Incoming administrations at the federal and state levels and the legislatures have been urged to take bold action to beat air pollution, improve health, address climate change, and fulfil citizen’s human rights obligations.
A group, Sustainable Research and Action for Environmental Development (SRADeV Nigeria) gave the recommendation in a message by its Executive Director, Dr. Leslie Adogame, on this year’s World Environment Day.
“Since pollution and poverty go hand in hand, and with Nigeria being described as the ‘poverty capital of the world’, the implication is that more people will likely die from air pollution-related diseases in the coming years if urgent public emergency action plans are not put in place,” said Adogame.
He said polluted air in the country is creating a national public health emergency, especially in all urban cities, “threatens everyone from unborn babies to children walking to school, to women selling their wares in the open, to industrial workers, and even unsuspecting residential/commercial dwellers to every office worker. The deadly effects are: asthma, other respiratory illnesses and heart diseases, etc., overstretching the nation’s present inadequate health infrastructure.”
He said another concern is that, in the quest for attracting foreign investment for local growth and employment opportunities, Nigeria in the past 20 years slid to a dumping ground for all kinds of unregulated ‘unsound’ industrial practices and activities. “Thanks to President Buhari for recently addressing the ongoing theft of Nigerian jobs by foreigners, particularly Chinese and Indians, but the government must not stop here.
“Our recent survey carried out between September 2018 and February 2019, at the new Lagos-Ogun state industrial corridor – Ikorodu and Ogijo communities, revealed that about 90% of industries operating in those locations (mostly owned by Chinese and Indians) are operating below the required environmentally accepted standard. These companies openly release toxic substances into the atmosphere and ecosystem, in the name of recycling, while government regulatory agencies look the other way.
“Our finding substantiates that instead of ‘green recycling’, incessant ‘brown recycling’ activities takes place all over, we are stunned by how these complacent industries impact on the nation’s already huge uncalculated environmental and occupational costs. This unwrapping of the recycling industries’ ‘dirty little secret’ was met with shock and dismay,” said Adogame. “Our survey also revealed that babies, school children, women in these poorer communities are those most exposed to the recalcitrant pollutants.”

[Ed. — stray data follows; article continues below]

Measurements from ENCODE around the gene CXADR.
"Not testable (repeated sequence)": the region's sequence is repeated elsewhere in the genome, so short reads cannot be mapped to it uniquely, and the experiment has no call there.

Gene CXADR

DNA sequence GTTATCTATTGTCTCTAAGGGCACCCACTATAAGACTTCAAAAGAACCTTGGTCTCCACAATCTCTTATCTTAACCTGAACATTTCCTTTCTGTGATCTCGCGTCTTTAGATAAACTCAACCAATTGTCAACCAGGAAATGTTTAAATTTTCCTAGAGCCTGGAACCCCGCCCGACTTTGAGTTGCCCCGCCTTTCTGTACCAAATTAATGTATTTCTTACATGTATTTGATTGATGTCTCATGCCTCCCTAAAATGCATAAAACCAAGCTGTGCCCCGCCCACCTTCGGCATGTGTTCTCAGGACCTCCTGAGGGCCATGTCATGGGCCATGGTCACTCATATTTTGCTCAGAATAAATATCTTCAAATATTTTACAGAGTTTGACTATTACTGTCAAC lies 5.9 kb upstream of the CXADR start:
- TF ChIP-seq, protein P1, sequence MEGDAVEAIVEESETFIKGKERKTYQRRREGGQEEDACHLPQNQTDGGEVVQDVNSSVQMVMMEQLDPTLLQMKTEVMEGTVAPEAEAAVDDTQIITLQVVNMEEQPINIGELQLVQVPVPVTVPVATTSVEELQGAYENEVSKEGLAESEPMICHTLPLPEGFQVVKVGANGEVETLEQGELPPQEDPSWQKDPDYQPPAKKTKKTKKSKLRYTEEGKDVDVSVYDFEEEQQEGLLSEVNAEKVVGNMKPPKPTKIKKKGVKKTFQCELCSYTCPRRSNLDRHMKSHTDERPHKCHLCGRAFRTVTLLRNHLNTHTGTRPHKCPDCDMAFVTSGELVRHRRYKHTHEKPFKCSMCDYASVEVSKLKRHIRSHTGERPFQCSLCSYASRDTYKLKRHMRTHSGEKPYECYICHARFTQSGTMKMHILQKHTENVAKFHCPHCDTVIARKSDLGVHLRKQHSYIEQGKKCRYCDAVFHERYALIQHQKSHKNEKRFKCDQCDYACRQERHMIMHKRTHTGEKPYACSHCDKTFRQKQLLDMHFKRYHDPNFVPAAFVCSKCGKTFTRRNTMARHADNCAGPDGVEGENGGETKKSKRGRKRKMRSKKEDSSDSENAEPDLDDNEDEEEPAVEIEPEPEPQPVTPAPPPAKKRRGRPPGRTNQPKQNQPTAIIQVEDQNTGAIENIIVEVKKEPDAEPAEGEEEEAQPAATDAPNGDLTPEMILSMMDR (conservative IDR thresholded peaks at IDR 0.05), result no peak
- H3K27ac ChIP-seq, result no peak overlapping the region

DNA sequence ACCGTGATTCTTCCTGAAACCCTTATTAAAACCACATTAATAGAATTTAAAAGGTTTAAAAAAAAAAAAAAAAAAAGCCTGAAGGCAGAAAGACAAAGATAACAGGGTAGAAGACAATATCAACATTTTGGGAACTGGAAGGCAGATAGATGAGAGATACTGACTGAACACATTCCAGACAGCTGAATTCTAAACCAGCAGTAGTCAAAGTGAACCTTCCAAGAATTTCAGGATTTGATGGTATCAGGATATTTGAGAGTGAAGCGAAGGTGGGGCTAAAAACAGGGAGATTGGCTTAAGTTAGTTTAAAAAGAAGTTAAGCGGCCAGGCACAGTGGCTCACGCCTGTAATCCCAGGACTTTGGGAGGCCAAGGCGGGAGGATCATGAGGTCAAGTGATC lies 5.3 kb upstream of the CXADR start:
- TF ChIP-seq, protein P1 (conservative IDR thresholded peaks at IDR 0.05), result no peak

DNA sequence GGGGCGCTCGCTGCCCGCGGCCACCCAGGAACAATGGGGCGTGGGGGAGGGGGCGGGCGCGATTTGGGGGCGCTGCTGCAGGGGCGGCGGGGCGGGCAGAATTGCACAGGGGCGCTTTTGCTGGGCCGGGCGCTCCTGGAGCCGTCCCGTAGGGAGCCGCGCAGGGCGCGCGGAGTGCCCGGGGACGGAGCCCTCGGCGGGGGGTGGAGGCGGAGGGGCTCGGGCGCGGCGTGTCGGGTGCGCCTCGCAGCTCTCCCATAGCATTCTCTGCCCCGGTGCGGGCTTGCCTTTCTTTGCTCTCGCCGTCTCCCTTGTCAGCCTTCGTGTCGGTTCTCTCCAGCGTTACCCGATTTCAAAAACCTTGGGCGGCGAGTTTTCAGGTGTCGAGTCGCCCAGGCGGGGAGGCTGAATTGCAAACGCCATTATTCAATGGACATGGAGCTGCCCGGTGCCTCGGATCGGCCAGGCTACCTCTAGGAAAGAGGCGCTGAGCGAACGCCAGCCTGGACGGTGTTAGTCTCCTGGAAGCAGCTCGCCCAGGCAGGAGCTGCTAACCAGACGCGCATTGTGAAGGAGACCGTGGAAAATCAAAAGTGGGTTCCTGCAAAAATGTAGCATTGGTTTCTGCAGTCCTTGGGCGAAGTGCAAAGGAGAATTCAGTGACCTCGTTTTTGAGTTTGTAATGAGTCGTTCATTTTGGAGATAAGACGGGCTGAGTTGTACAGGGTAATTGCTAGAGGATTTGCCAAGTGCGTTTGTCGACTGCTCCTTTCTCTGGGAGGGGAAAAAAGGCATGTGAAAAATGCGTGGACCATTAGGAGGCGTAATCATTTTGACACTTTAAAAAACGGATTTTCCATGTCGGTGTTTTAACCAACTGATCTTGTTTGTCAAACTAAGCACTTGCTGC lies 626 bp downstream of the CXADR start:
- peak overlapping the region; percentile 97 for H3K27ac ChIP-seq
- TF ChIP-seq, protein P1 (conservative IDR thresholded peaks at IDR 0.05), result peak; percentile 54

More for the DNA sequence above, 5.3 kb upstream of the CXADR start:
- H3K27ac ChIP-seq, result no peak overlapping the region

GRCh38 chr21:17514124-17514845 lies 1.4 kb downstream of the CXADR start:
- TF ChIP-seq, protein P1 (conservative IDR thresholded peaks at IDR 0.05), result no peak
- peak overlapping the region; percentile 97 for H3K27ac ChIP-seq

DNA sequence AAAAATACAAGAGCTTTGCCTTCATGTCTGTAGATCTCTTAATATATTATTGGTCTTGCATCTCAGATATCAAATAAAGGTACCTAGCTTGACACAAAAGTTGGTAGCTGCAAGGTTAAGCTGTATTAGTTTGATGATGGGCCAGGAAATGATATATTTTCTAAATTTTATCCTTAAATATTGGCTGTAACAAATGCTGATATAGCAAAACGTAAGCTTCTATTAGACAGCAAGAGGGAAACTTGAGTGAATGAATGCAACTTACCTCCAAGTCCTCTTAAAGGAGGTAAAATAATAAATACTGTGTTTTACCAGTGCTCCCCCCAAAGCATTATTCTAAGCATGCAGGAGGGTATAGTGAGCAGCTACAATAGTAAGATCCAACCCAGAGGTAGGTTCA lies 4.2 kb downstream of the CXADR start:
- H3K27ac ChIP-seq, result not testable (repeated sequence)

According to the Senior Programme Officer, SRADeV Nigeria, Mr. Victor Fabunmi, “From our survey, the country is presented with a nightmarish vision of where another lifestyle of ‘toxic colonialism’ and unregulated industry can lead us.
“SRADeV Nigeria hereby call on the National Environmental Standards Regulatory and Enforcement Agency (NESREA) and State Environmental Protection Agencies (EPAs) to be awaken to their responsibility and to urgently undertake immediate national monitoring of air quality and its impacts on human health; assessing sources of air pollution; establishing and enforcing air quality legislation; and developing air quality actions plans to safeguard people health towards attaining the SDGs.”
SRADeV said it plans to inaugurate an ‘NGO Think Tank Roundtable on Environment’ to serve a pressure group by July 2019 in Lagos. The right to a healthy environment enjoys constitutional status – the strongest form of legal protection available – in more than 100 countries. Nigeria is among the at least 155 states that are legally obligated, through treaties, constitutions and legislation, to respect, protect and fulfil the right to a healthy environment.
Air pollution goes to the heart of social justice and global inequality, disproportionately affecting poor people. The right to clean air is also embedded in the Universal Declaration of Human Rights and the International Covenant on Economic, Social and Cultural Rights, and fully enshrined in the Sustainable Development Goals – the global blueprint for peace and prosperity. We therefore call for urgent national public health emergency over ‘unsound’ industrial recycling practices in Nigeria.”